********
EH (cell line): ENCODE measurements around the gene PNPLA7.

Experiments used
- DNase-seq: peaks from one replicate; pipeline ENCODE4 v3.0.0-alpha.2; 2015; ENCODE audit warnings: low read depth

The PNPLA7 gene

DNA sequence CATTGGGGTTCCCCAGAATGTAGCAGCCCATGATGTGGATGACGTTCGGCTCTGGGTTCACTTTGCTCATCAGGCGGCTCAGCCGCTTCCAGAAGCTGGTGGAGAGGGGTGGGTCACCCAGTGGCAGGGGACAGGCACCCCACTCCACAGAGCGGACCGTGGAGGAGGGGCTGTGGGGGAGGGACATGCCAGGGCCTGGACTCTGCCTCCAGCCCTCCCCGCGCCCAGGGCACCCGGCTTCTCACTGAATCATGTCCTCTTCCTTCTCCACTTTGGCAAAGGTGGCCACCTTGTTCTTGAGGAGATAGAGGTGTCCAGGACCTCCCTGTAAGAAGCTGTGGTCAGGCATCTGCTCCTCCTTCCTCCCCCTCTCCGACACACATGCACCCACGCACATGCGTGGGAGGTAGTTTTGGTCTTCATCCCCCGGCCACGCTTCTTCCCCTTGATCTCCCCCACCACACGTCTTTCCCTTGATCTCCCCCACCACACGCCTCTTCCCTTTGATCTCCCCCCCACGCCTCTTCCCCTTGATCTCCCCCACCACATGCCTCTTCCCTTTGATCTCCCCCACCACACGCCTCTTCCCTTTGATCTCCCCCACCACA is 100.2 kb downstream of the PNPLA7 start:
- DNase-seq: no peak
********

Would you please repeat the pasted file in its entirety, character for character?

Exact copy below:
EH (cell line): ENCODE measurements around the gene PNPLA7.

Experiments used
- DNase-seq: peaks from one replicate; pipeline ENCODE4 v3.0.0-alpha.2; 2015; ENCODE audit warnings: low read depth

The PNPLA7 gene

DNA sequence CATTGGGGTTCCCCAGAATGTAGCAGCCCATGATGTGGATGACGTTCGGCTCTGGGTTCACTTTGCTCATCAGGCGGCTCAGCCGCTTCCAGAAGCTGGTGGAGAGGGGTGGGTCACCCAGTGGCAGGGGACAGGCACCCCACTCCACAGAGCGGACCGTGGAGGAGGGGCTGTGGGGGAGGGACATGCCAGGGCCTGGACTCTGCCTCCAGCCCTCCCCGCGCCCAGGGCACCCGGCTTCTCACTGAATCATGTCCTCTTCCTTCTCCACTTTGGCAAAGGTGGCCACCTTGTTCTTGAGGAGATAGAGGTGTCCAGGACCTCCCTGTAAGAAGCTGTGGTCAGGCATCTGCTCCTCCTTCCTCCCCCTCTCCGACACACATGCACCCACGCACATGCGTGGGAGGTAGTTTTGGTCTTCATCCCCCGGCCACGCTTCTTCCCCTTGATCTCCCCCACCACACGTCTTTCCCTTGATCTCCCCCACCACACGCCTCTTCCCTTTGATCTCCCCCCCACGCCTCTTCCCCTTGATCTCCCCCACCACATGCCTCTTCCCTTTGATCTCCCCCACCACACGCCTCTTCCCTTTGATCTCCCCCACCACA is 100.2 kb downstream of the PNPLA7 start:
- DNase-seq: no peak